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Phillips Testing Letter to Education Commissioner

Phillips Testing Letter to Education Commissioner

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Published by Brad Lander

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Published by: Brad Lander on Apr 20, 2012
Copyright:Attribution Non-commercial


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P.S. 321
180 Seventh Avenue • Brooklyn, New York 11215
FAX: 718-965-9605
Elizabeth Phillips, Principal
Beth Handman, Assistant Principal
Elizabeth Garraway, Assistant Principal
Ryan Bourke, Assistant Principal
April 19, 2012Dr. John B. King Jr.New York State Education CommissionerNew York State Education Department89 Washington AvenueAlbany, New York 12234Dear Commissioner King:
I urge you to carefully review this year’s state
ELA exams. I have been principal for 13 yearsand have read the tests each year. Although there are always issues with selected questions,generally i
t is only one or two per test that the assistant principals and I can’
t quite agree on.I am genuinely shocked that with the increased importance of state testing, there are somany more flawed questions than ever before. I wish I could go into detail here, but itviolates test security for me to discuss the content of the tests or the questions, which iswhy I feel so strongly that it is important that you see these tests for yourselves.In particular, I would recommend that you carefully read through day one of the fifth gradeELA. The reading passages themselves are not too challenging
surprising since the passagesin the 4
grade test were not particularly easy and the Common Core Standards call for morerigor. However, the questions were nothing short of ridiculous. Several of them were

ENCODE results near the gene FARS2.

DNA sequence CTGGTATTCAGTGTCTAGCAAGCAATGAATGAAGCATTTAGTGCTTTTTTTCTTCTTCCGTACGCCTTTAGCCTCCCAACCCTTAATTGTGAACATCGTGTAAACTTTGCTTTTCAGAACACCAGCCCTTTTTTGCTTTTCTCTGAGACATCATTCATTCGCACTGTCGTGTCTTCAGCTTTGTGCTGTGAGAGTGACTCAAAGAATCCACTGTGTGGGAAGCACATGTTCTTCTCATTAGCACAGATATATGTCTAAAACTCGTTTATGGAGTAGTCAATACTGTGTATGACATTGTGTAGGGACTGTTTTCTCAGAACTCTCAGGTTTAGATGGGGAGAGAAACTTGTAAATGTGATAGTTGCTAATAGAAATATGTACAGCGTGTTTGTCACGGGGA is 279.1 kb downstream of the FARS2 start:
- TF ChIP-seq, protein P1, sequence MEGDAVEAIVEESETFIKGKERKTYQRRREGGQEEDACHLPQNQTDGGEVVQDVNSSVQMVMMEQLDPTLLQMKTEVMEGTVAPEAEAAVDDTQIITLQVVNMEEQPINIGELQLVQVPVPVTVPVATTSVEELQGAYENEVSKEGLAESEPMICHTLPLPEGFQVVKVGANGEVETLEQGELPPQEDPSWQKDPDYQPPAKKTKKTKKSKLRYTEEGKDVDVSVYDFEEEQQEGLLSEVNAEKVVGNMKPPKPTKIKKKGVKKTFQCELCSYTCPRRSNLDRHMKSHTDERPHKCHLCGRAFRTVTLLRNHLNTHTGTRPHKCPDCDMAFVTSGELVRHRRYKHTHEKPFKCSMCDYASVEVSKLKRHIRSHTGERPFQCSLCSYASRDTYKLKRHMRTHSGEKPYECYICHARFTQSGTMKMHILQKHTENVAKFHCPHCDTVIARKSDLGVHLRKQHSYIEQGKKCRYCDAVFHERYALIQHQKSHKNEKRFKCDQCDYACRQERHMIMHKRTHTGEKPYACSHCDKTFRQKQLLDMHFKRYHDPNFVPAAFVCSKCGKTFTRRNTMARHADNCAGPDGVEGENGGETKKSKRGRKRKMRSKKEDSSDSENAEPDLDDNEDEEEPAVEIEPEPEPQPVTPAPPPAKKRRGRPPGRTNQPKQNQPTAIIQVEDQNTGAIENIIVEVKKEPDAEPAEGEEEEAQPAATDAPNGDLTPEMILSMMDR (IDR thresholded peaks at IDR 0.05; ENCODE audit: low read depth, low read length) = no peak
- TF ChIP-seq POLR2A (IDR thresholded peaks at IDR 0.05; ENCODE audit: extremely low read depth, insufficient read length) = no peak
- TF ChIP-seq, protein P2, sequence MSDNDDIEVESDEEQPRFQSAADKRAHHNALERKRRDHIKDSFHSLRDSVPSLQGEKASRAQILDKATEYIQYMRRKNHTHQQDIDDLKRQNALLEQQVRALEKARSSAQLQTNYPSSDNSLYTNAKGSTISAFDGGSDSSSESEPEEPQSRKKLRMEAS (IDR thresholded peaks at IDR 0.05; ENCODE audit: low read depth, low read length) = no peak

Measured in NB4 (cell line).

ambiguous and seemed designed only to trick children (and adults….the answers were not
clear to many of us). Overall, the questions did not serve to determine whether or notchildren had good reading comprehension skills. You could have excellent comprehensionskills and miss many questions. Although to me the fifth grade was the most outrageous ofthe elementary school exams, there were problems with the other exams too. It is puzzlingto me that in 2012 in New York State, a testing company that won the lucrative contract todevelop these exams did not think it was important, on day one (the most heavily weightedday) of the 4
grade exam, to include any selections that were in urban settings. Childrenwho spend a lot of time outdoors and in rural or suburban settings definitely will find
” texts, both fiction and nonfiction.
Take a look so you can see what I mean.Fortunately, day two is better in this regard.I would also urge you to actually do the listening section of grade 3 (first part of day 2).Have someone read aloud this incredibly thin, brief passage two times as required and thensee if you can answer the questions, including the short and extended responses, withoutlooking at the text (since kids are not permitted to look at this text). The questions are notreally ones that you can answer well from the text, even if it is sitting in front of you and youcan refer back.

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Deanna D'Onofrio added this note
Thank you Ms. Phillips, for speaking up so bravely and candidly against this flawed and corrupt testing system. Educators and parents need to unite and continue to rally against these tests, which are wasting time and money and doing a disservice to our students' education. Deanna D'Onofrio MS 447, Brooklyn
Karen Fuller added this note
Excellent letter. My 6th grader told me that his ELA teacher agreed there were two correct answers for one of the ELA questions, and he picked the "wrong" correct answer. These exams need to be made public; invalid questions should be discarded. Another issue with these exams is that they are, by all accounts, very boring. This favors those who can stick with "boring" text over those who can't.

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